The cultural influence of Chiloé expanded all over the South: mingas (a collective voluntary effort with a social welfare purpose), house dragging,15 potato harvesting, cider making, among others, are common collective activities, typical of the zone.
The attractive regional architecture is another example of this cultural exchange. Houses self-built by improvised and self-taught local builders were a copy of German models and patterns, adapting them to their own original concept of decorations and details. This developed a different and rather original architecture in the zone.
The Spanish heritage is also important in the building of churches in the South. Cathedrals made of wood exhibit their clean and simple architecture. They are similar in the German areas, although here they have a distinct gothic style in their arches and windows, but keep basically the same patterns and artisanal techniques suitable for wood.
In this place, reality and fantasy converge. “Magic Realism”16, mythology and empirical knowledge, result in an unusual technical, social and cultural development, which persists with the strength of its ancestral traditions, autonomy and successful permanence. Everyday developments and the natural environment put down several layers which can be reached as dimensions of a parallel world; mythology can be a shelter and a protection behind its narrative codes, or create its own curative systems for sick people17 under the premise: There are no diseases, but sick people.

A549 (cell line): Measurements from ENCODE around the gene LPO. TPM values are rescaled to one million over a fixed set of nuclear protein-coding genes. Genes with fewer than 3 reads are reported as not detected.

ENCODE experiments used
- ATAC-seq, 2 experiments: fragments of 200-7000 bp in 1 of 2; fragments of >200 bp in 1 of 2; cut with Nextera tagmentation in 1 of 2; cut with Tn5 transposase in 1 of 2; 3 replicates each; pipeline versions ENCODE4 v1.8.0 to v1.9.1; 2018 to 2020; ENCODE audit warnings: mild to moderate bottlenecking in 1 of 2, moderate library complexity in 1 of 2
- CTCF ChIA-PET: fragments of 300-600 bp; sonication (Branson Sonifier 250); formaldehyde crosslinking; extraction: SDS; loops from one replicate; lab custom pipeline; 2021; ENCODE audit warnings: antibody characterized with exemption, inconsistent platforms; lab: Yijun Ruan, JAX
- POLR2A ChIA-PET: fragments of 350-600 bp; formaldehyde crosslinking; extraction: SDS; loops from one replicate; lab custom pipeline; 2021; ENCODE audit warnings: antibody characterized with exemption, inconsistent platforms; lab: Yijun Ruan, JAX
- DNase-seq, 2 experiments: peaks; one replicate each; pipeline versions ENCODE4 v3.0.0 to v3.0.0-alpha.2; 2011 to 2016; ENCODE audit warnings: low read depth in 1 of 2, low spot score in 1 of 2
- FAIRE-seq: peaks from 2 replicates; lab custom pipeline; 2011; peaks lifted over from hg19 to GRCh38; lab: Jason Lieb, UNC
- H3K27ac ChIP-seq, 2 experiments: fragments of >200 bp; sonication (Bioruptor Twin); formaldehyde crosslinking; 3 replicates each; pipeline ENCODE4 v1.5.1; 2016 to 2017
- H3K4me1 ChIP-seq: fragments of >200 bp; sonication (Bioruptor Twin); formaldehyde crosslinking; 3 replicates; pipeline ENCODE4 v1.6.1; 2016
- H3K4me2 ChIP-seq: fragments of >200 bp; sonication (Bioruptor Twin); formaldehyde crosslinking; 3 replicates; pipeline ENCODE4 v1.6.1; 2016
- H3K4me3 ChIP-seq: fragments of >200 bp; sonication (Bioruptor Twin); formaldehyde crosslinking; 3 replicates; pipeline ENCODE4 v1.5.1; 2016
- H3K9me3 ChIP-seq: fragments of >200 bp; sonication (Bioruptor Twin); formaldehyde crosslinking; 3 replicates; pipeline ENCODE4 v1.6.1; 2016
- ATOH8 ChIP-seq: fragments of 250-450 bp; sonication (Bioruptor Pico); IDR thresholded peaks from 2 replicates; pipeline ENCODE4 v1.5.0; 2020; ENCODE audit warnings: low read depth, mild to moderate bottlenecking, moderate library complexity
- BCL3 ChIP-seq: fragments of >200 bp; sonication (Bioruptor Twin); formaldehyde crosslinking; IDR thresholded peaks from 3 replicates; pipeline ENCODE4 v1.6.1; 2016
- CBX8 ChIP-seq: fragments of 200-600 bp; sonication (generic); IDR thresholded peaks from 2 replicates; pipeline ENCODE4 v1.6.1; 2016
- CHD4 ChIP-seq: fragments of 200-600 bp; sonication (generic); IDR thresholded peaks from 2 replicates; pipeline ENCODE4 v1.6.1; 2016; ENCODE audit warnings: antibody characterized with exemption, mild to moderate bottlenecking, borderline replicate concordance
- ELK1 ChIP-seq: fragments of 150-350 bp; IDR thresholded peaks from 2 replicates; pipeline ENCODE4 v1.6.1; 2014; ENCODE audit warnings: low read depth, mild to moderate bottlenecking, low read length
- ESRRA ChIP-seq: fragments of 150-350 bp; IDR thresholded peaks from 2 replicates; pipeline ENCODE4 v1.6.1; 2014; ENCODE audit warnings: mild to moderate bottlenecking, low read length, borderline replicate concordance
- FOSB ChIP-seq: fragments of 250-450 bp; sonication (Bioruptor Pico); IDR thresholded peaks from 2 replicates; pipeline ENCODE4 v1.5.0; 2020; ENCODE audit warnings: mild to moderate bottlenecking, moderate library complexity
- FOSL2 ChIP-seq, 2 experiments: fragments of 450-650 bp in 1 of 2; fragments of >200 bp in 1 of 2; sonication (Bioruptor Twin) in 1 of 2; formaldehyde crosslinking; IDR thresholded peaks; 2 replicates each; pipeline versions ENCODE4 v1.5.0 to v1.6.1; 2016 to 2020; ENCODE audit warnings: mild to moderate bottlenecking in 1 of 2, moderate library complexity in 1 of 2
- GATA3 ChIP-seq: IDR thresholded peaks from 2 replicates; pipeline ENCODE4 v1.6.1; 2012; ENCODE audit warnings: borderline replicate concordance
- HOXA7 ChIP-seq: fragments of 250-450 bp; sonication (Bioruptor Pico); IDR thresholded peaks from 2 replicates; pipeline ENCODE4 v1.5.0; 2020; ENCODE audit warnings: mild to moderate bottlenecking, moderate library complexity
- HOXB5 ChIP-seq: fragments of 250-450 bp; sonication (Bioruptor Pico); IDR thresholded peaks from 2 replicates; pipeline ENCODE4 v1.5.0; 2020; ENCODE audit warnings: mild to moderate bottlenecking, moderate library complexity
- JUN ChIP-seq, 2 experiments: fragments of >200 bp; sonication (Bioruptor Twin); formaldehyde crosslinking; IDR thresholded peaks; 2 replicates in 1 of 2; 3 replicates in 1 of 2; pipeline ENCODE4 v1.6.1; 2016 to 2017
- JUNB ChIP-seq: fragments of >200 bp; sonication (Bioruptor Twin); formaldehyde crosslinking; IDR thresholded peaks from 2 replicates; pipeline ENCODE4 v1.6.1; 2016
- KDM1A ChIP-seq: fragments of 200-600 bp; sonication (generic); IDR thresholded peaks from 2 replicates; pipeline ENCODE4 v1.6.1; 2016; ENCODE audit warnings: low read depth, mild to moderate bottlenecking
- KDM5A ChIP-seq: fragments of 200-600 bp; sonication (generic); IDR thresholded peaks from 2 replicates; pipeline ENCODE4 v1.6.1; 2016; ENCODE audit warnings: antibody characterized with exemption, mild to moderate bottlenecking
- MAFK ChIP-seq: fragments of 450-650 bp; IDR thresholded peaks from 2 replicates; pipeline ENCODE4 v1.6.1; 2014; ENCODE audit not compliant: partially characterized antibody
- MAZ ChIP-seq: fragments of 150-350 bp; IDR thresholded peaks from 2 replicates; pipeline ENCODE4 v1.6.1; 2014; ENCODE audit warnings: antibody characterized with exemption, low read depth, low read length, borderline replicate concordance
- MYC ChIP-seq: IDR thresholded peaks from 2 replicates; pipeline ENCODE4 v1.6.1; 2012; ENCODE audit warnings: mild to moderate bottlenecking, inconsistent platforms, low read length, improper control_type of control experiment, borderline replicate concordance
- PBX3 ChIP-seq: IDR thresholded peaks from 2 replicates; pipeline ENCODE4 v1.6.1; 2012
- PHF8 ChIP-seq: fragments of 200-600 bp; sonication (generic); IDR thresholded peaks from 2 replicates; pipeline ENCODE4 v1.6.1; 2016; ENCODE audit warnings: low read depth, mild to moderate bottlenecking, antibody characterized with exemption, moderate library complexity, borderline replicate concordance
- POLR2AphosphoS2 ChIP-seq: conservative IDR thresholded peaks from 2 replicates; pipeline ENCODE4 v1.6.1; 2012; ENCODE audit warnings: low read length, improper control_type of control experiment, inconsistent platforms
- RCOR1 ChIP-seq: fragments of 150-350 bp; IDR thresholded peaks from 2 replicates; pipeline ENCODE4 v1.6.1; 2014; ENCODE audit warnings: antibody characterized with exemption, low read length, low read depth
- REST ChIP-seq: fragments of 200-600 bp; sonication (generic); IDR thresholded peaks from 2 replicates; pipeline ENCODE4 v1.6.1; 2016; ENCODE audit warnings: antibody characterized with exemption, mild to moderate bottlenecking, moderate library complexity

My mother never visited a doctor in her childhood. She didn’t go to school. In her lifetime she suffered the death of two of her sisters. She survived nonetheless; there was no feeling of abandonment or orphanhood. In the country there was a community centre of alternative medicine and social work. This way the South survived for more than 200 years without allopathic medicine or State assistance. It is therefore understandable that there was a lack of Chilean patriotic feeling in a zone that had learned to defend itself with its own means. In the specific case of Chiloé Island this extreme disconnection and dissociation from the Republic led to the aspiration of self-proclaiming an “Independent Republic of Chiloé”.18
My grandfather told us that his father and uncles fled when Carabineros (police force) started snaring young peasants to enlist them for a war with Peru and Bolivia (1879). One of them could not escape and they never saw him again. This situation explains why there was an artificial nation, created on the basis of an inconsistent identity and a forced affiliation, especially in the South.
My grandmother understood nature and knew how to live with it, according to her ancestral feelings, her empiric knowledge and the rules of behavior prevailing through life experience and myths. There was an inventory of varied and different things: powerful and versatile witches, healers who practiced personal rituals or powers immanent in the elements. There was a varied fauna in the jungle, like pumas, and other rather strange animals, like the tué-tué19 or the camahueto.20 My grandmother could identify places where this mythological animal passed by leaving behind indelible footprints: a long and deep cleft in the creek bed. She was an exiled machi (a healer) because of her marriage with a mixed race man, and knew the power of herbs. The ancient wisdom of Mapuches and the oral traditions were a valuable acquisition to our imagination21 in this land. I believe those were times when daily events collapsed before questions posed by the desire for a fantastic comprehension of the world.